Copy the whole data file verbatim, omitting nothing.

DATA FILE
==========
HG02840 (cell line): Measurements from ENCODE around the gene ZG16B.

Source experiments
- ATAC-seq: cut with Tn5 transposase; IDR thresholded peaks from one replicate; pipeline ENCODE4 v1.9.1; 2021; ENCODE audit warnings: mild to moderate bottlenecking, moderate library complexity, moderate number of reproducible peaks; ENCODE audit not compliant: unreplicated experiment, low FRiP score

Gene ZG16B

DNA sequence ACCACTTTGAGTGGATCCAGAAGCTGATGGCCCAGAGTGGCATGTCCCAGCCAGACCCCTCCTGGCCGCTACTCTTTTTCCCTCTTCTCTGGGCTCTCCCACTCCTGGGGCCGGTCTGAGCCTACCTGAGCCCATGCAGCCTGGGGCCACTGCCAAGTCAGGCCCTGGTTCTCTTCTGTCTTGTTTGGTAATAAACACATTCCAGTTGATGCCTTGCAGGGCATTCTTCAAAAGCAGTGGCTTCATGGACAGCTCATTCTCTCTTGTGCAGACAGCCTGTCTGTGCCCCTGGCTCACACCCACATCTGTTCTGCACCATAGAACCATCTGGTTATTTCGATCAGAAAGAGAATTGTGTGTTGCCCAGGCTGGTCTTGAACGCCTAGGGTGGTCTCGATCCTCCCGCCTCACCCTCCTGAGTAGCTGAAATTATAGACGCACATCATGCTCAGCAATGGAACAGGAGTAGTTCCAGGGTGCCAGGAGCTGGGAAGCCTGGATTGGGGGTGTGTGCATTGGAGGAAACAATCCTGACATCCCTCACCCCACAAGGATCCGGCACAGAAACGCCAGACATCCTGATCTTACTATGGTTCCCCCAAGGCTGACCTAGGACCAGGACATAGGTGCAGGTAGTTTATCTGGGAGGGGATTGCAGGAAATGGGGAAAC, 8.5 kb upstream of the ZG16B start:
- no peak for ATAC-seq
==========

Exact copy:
HG02840 (cell line): Measurements from ENCODE around the gene ZG16B.

Source experiments
- ATAC-seq: cut with Tn5 transposase; IDR thresholded peaks from one replicate; pipeline ENCODE4 v1.9.1; 2021; ENCODE audit warnings: mild to moderate bottlenecking, moderate library complexity, moderate number of reproducible peaks; ENCODE audit not compliant: unreplicated experiment, low FRiP score

Gene ZG16B

DNA sequence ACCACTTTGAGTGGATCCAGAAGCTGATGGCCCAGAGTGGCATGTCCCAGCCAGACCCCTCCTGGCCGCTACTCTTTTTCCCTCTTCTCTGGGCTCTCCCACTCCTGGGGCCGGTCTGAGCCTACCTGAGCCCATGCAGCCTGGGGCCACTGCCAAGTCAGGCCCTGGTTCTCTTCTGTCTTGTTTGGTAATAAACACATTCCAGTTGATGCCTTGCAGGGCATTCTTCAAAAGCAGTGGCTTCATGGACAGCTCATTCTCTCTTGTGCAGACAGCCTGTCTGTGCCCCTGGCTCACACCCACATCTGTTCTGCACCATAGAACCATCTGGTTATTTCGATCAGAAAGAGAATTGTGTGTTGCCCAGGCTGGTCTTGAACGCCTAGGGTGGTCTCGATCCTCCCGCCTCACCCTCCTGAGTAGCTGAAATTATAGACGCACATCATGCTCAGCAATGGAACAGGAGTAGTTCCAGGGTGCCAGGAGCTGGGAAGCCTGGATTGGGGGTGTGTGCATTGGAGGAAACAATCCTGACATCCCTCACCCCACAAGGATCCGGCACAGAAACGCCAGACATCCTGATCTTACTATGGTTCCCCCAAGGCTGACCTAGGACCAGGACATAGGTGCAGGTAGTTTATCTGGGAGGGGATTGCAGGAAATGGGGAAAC, 8.5 kb upstream of the ZG16B start:
- no peak for ATAC-seq